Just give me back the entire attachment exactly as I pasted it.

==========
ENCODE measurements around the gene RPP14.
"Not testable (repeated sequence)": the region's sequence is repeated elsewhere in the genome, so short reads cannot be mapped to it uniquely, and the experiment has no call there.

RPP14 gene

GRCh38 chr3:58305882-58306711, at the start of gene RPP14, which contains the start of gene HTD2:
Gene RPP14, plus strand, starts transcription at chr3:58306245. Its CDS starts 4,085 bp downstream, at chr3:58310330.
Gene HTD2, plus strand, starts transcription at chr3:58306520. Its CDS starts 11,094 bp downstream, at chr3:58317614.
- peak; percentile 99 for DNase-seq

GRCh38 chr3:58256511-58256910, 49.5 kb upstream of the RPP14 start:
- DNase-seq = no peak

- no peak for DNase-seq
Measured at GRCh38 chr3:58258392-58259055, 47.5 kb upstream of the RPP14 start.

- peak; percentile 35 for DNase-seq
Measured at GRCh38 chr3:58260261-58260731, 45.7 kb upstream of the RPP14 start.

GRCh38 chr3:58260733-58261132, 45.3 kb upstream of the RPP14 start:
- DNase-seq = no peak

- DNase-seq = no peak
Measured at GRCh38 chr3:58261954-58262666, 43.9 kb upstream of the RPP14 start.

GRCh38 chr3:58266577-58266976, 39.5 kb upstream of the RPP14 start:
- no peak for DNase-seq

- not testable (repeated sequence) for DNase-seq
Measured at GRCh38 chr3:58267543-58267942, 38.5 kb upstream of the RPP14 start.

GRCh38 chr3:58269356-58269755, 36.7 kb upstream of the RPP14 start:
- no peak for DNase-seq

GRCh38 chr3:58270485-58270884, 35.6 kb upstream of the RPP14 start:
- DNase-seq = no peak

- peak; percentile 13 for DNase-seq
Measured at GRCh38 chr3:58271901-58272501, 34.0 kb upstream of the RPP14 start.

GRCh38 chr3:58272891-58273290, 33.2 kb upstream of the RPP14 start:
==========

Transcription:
ENCODE measurements around the gene RPP14.
"Not testable (repeated sequence)": the region's sequence is repeated elsewhere in the genome, so short reads cannot be mapped to it uniquely, and the experiment has no call there.

RPP14 gene

GRCh38 chr3:58305882-58306711, at the start of gene RPP14, which contains the start of gene HTD2:
Gene RPP14, plus strand, starts transcription at chr3:58306245. Its CDS starts 4,085 bp downstream, at chr3:58310330.
Gene HTD2, plus strand, starts transcription at chr3:58306520. Its CDS starts 11,094 bp downstream, at chr3:58317614.
- peak; percentile 99 for DNase-seq

GRCh38 chr3:58256511-58256910, 49.5 kb upstream of the RPP14 start:
- DNase-seq = no peak

- no peak for DNase-seq
Measured at GRCh38 chr3:58258392-58259055, 47.5 kb upstream of the RPP14 start.

- peak; percentile 35 for DNase-seq
Measured at GRCh38 chr3:58260261-58260731, 45.7 kb upstream of the RPP14 start.

GRCh38 chr3:58260733-58261132, 45.3 kb upstream of the RPP14 start:
- DNase-seq = no peak

- DNase-seq = no peak
Measured at GRCh38 chr3:58261954-58262666, 43.9 kb upstream of the RPP14 start.

GRCh38 chr3:58266577-58266976, 39.5 kb upstream of the RPP14 start:
- no peak for DNase-seq

- not testable (repeated sequence) for DNase-seq
Measured at GRCh38 chr3:58267543-58267942, 38.5 kb upstream of the RPP14 start.

GRCh38 chr3:58269356-58269755, 36.7 kb upstream of the RPP14 start:
- no peak for DNase-seq

GRCh38 chr3:58270485-58270884, 35.6 kb upstream of the RPP14 start:
- DNase-seq = no peak

- peak; percentile 13 for DNase-seq
Measured at GRCh38 chr3:58271901-58272501, 34.0 kb upstream of the RPP14 start.

GRCh38 chr3:58272891-58273290, 33.2 kb upstream of the RPP14 start: